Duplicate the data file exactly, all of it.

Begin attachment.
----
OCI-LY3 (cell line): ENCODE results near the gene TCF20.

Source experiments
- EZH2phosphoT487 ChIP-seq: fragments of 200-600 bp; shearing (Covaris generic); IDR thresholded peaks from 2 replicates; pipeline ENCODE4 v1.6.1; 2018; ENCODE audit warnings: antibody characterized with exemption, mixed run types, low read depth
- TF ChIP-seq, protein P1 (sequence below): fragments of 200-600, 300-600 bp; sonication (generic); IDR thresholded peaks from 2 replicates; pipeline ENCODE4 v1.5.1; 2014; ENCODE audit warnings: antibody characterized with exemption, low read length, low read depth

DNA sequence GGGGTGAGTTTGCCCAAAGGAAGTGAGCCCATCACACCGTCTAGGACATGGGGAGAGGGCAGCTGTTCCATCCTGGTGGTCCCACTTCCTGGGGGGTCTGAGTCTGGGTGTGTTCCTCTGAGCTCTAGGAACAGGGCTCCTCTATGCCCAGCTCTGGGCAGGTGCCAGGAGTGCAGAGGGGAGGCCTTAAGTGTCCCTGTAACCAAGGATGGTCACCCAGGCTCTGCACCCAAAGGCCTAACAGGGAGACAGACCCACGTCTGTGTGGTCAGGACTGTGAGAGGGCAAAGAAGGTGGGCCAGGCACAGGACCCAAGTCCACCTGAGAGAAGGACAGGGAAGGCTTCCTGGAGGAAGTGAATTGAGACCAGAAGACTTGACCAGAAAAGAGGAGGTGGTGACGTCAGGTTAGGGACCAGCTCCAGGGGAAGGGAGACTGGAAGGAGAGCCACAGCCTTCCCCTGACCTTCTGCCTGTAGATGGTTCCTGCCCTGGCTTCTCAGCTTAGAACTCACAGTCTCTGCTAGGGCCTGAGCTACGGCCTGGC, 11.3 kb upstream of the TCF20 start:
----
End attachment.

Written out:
OCI-LY3 (cell line): ENCODE results near the gene TCF20.

Source experiments
- EZH2phosphoT487 ChIP-seq: fragments of 200-600 bp; shearing (Covaris generic); IDR thresholded peaks from 2 replicates; pipeline ENCODE4 v1.6.1; 2018; ENCODE audit warnings: antibody characterized with exemption, mixed run types, low read depth
- TF ChIP-seq, protein P1 (sequence below): fragments of 200-600, 300-600 bp; sonication (generic); IDR thresholded peaks from 2 replicates; pipeline ENCODE4 v1.5.1; 2014; ENCODE audit warnings: antibody characterized with exemption, low read length, low read depth

DNA sequence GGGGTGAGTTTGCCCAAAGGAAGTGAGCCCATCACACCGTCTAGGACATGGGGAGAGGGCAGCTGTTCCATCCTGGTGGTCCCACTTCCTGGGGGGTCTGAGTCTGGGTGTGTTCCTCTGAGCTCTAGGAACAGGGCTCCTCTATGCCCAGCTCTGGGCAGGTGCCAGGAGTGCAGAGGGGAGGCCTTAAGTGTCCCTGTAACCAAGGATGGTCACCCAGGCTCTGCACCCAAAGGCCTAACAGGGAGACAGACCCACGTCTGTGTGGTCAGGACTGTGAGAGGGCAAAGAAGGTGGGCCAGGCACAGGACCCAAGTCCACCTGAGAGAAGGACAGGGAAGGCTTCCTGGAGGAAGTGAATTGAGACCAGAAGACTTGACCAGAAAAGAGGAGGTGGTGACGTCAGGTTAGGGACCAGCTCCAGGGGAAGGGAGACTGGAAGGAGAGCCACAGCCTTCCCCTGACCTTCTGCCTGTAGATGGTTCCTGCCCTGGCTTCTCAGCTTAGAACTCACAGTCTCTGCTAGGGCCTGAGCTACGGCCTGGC, 11.3 kb upstream of the TCF20 start: